Rob Zombie is set to direct a new movie adaptation of the 1960s TV series The Munsters, according to multiple reports. The film apparently will premiere on NBCUniversal’s new Peacock streaming service and open in theaters on the same day.
While there has been no confirmation, a number of key details of the film have already emerged. The movie news site Murphy’s Multiverse first reported on Zombie’s attachment to the film last month, and now Bloody Disgusting has added more weight to the story with the rumored news of Peacock’s involvement. The movie will purportedly be a Peacock streaming exclusive with a day-and-date opening in theaters via Universal Pictures.
The reported cast will feature a slew of Zombie regulars, with his wife Sheri Moon Zombie playing Lily Munster and Jeff Daniel Phillips portraying Herman Munster. Among the other rumored cast members are Richard Brake, Dan Roebuck, Jorge Garcia, and Elvira (real name Cassandra Peterson). In addition to directing the film, Rob Zombie is also said to be writing the script.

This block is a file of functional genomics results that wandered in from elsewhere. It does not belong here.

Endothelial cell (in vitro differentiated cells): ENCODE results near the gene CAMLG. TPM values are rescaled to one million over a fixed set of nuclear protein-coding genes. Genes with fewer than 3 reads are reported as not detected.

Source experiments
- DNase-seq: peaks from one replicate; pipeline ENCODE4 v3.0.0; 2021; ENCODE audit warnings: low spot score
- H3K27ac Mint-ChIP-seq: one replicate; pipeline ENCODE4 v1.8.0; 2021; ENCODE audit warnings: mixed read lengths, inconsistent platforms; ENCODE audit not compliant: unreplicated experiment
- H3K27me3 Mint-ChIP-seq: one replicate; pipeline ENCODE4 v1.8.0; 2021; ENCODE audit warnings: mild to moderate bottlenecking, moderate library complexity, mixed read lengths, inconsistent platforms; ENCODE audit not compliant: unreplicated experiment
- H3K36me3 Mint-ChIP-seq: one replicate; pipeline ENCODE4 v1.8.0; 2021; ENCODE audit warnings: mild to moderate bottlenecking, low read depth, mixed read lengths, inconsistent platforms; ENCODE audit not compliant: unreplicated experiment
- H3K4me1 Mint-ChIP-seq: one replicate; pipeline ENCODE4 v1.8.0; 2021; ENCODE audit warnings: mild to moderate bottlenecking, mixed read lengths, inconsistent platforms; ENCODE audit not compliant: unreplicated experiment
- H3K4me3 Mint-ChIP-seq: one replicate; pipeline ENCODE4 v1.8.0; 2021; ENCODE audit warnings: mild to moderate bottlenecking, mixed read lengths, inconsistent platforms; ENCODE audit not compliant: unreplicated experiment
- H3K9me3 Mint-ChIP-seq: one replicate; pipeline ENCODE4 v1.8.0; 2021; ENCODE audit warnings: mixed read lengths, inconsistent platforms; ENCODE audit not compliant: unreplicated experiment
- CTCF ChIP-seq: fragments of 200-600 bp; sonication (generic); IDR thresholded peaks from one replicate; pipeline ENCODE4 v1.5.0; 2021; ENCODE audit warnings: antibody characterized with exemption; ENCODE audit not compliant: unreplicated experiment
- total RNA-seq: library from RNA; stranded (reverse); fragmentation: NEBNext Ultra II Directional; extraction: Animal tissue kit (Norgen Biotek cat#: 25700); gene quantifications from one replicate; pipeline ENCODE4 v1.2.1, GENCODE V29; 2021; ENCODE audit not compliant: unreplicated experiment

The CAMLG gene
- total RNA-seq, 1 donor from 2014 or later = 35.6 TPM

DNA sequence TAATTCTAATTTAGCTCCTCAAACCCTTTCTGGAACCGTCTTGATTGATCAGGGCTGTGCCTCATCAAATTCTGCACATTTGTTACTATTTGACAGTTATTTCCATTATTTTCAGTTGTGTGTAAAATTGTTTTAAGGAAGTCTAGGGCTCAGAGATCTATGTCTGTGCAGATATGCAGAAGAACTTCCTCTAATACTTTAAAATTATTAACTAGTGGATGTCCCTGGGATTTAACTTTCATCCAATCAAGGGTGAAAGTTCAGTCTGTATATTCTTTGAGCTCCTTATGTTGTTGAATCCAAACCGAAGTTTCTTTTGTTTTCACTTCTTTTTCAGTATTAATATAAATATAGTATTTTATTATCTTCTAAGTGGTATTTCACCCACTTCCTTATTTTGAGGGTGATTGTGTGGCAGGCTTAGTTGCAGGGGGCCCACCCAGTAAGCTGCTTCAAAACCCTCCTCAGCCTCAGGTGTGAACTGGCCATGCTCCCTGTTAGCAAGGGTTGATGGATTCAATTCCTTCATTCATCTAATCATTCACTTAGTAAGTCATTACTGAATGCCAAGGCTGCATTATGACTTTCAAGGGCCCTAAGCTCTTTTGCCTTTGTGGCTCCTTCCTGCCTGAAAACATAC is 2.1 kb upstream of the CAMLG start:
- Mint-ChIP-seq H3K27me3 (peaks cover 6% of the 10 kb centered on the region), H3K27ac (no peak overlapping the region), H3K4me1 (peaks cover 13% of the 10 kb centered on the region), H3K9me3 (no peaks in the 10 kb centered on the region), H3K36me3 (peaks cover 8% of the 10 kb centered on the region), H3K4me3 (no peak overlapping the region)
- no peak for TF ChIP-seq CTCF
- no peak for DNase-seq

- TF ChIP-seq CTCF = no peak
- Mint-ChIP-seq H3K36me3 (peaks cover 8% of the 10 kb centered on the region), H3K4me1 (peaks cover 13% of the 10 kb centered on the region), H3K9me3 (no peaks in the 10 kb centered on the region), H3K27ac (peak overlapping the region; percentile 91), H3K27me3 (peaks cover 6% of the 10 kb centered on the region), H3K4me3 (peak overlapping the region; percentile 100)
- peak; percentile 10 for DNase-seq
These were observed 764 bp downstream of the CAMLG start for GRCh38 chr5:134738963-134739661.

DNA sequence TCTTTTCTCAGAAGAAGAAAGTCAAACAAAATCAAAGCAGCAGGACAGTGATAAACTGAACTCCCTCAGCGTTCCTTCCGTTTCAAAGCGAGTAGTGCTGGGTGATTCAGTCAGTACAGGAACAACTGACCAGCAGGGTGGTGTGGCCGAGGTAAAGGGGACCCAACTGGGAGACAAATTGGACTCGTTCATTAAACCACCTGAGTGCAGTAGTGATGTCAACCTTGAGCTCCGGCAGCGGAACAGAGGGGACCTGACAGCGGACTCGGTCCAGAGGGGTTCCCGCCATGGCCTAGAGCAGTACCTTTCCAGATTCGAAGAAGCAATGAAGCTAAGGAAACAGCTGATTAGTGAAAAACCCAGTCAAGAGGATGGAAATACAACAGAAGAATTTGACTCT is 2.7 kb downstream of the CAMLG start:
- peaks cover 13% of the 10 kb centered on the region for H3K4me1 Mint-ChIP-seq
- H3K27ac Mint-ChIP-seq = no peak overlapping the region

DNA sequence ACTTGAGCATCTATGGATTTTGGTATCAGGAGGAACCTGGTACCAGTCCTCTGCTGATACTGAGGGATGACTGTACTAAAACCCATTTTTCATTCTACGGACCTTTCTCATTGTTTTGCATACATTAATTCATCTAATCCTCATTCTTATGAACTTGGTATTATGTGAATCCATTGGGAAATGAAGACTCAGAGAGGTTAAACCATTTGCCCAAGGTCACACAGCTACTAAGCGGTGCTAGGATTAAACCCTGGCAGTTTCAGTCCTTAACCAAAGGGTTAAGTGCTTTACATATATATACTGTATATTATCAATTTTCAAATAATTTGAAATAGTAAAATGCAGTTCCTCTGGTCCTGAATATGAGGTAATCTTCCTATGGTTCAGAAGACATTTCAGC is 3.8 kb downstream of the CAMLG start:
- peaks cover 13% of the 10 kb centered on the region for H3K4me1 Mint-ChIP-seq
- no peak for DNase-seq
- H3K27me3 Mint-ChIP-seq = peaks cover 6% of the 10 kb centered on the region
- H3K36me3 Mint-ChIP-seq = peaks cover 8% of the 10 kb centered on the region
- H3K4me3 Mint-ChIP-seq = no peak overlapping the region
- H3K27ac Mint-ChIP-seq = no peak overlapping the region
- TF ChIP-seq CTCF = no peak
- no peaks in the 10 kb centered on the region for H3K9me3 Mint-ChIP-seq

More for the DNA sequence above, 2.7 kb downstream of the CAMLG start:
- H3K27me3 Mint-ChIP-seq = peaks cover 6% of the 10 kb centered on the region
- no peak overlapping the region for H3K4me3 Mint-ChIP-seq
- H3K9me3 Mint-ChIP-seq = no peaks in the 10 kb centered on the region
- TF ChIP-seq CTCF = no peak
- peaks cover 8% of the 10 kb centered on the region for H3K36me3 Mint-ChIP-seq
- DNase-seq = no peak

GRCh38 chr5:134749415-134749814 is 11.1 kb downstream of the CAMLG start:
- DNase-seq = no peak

Zombie has professed his love of the original sitcom The Munsters in the past, although his films are typically graphically violent. If the report is true, it will be interesting to see what kind of approach the shock rocker takes in his adaptation of the family-friendly TV show.
When Heavy Consequence caught up with Zombie earlier this year to discuss his new album, The Lunar Injection Kool Aid Eclipse Conspiracy, he told us that he had written several scripts during the pandemic, although he declined to be specific at the time.
“I kind of go through phases,” he said of his daily routine during quarantine. “I wrote several scripts, just getting up and writing every day. I was always finding something to keep me occupied, but it would change, because I was like, ‘OK, I finished another script. What is that for? How many scripts am I gonna write? What’s the point?’ So then I’d move on to the next thing. So, yeah, it’s a little cuckoo.”
Rob Zombie’s most recent movie was 2019’s 3 From Hell, the third and final chapter of his Firefly trilogy, which is also comprised of 2003’s House of 1000 Corpses and 2005’s The Devil’s Rejects.